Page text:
From Student Blogger, Ayaka: What is American College like?

From Student Blogger, Ayaka: What is American College like?

Every month the Center for Global Engagement at College of Staten Island where I work as a volunteer, holds the International Coffee Hour. At the last event, my friends and I enjoyed chatting for the first time in a while because we were too busy to hang out. The first time we met was at the orientation for international students, and we all came to this college in January of this year. They came from India and Sri Lanka. We would often hang out with other students from France and Cambodia, but they went back to their home countries. Missing them, we recalled our memories together.

Farewell always brings new beginnings, I believe.

I do love the coffee hour not only because I can get some free food but because it gives me a great opportunity to meet new people from all over the world every single time.

So, not surprisingly but fortunately, I met a new friend from Sri Lanka. We shared our feelings as international students and complained how busy this semester was. And coincidentally, we found we were the same age!

She asked me, “How do you like it here?”

It reminds me of the conversation with my friends in Japan.

My friends ask me sometimes, “What are American classes like?” “How are you feeling about it?” I always answer “Hmm, it’s hard” because there are so many things different

from my home country’s style that it will take two hours to explain all!

Thanks to this blog, I can express my feelings.

The big difference I noticed is that students have own strong opinions. I remember during the English class, once my professor asked about the gun control, many students started to raise hands and talk about it, even if some of them usually didn’t listen to the lecture. Some students gave information that even the professor didn’t know.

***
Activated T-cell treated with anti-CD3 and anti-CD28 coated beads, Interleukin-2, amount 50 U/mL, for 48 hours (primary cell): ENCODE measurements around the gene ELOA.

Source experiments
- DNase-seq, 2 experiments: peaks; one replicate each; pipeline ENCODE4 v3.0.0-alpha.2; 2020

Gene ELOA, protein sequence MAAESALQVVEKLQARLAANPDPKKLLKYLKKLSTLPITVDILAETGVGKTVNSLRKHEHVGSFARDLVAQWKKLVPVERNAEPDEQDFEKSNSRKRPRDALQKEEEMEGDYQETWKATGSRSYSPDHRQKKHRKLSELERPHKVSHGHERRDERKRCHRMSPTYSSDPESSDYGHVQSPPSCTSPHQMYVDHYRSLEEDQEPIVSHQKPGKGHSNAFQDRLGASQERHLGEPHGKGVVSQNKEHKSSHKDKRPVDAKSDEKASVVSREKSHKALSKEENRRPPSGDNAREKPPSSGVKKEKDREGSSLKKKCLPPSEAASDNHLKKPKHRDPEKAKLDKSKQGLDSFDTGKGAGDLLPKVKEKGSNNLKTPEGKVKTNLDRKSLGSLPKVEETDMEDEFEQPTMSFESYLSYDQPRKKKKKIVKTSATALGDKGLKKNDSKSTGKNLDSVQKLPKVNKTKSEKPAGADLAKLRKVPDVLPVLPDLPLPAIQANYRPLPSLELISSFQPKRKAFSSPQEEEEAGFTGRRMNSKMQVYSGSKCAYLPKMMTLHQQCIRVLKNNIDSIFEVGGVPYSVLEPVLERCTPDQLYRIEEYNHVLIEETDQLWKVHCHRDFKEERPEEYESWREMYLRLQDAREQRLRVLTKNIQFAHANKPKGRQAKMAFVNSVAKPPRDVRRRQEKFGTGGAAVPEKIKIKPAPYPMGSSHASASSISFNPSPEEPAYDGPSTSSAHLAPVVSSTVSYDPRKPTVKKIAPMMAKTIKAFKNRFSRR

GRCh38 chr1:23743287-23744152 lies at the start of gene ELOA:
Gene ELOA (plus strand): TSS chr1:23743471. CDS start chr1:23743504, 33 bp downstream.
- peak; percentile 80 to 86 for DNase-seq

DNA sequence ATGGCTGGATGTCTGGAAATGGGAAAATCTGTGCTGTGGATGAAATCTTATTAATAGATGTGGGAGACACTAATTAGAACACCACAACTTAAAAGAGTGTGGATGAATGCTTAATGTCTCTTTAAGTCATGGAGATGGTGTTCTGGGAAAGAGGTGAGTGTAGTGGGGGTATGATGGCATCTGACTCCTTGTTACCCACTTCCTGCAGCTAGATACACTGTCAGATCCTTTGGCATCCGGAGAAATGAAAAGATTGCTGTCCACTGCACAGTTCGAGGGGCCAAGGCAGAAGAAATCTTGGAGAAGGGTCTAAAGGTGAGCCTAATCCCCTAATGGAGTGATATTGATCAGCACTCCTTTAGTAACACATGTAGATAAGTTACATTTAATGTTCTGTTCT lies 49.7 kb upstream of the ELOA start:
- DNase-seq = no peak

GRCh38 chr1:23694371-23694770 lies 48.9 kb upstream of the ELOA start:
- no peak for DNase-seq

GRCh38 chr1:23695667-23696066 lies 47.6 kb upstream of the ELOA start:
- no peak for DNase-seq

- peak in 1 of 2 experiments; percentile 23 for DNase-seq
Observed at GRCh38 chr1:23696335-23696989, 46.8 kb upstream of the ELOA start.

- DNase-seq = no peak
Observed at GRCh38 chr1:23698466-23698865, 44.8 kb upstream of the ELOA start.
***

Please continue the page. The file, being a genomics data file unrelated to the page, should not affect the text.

In my previous school in Japan, very few students, only maybe two or three students expressed and I expressed their opinions. Since Japanese have been taught that interrupting someone and disagreement are very rude, even I was so afraid of saying my opinion. Moreover, I was freaking out when I spoke English. I didn’t want to make a mistake.

However, there’s no point in being here without participating. They might not recognize me unless I say something. During the group discussions, classmates never fail to ask me “What do you think?” I don’t want to say “I don’t know” because I do the reading assignments and I do understand what they cover. So, I manage to tell them my opinion slowly and carefully.

The thing is that it’s really, really difficult to understand what students say because my listening skills aren’t good enough to fully grasp them. This is strange because I can understand what professors talk about. To solve this mystery, I asked other Japanese students who studied abroad in the U.S. and they also had the same difficulty! My theory is, it’s hard to listen to them because we are not accustomed to the person’s accent or speed and because we didn’t learn slang and jargon. Our textbooks are written in a formal style of writing. Anyway, I still need to improve my listening skills.

Though this might depend on the university, I feel professors are close to students. One of my professors spent a lot of time talking to me “one-on-one.” Another professor gave us doughnuts during the exam. When I ran into the other professor at the cafeteria, he talked to me in a very friendly manner. Many professors try to remember the students’ names. It’s a good thing that the class capacity is around 35 people because professors and students can recognize each other easily.

The remarkable thing is that many American students work. Some even have full time jobs. One of my peers has two or three jobs on campus, and he lives very far from the college, taking two hours to commute. Many of my classmates have kids. How can they manage that!? While I’m tied up with my homework, they work, study, and raise children! I really respect them. Simultaneously, they encourage me to handle my college life.

Actually, there are more things that I want to talk about, but it will take forever to finish all. So, I will stop now. What I want to say is that there are so many things I am amazed by here. It never occurred to me three years ago that I could have friends worldwide. It never crossed my mind that I could be such a global person. This experience has been my treasure forever. No one can buy my experience.


Ayaka is a Japanese 24-year-old transfer student at the College of Staten Island, the City University of New York. She is majoring in Sociology.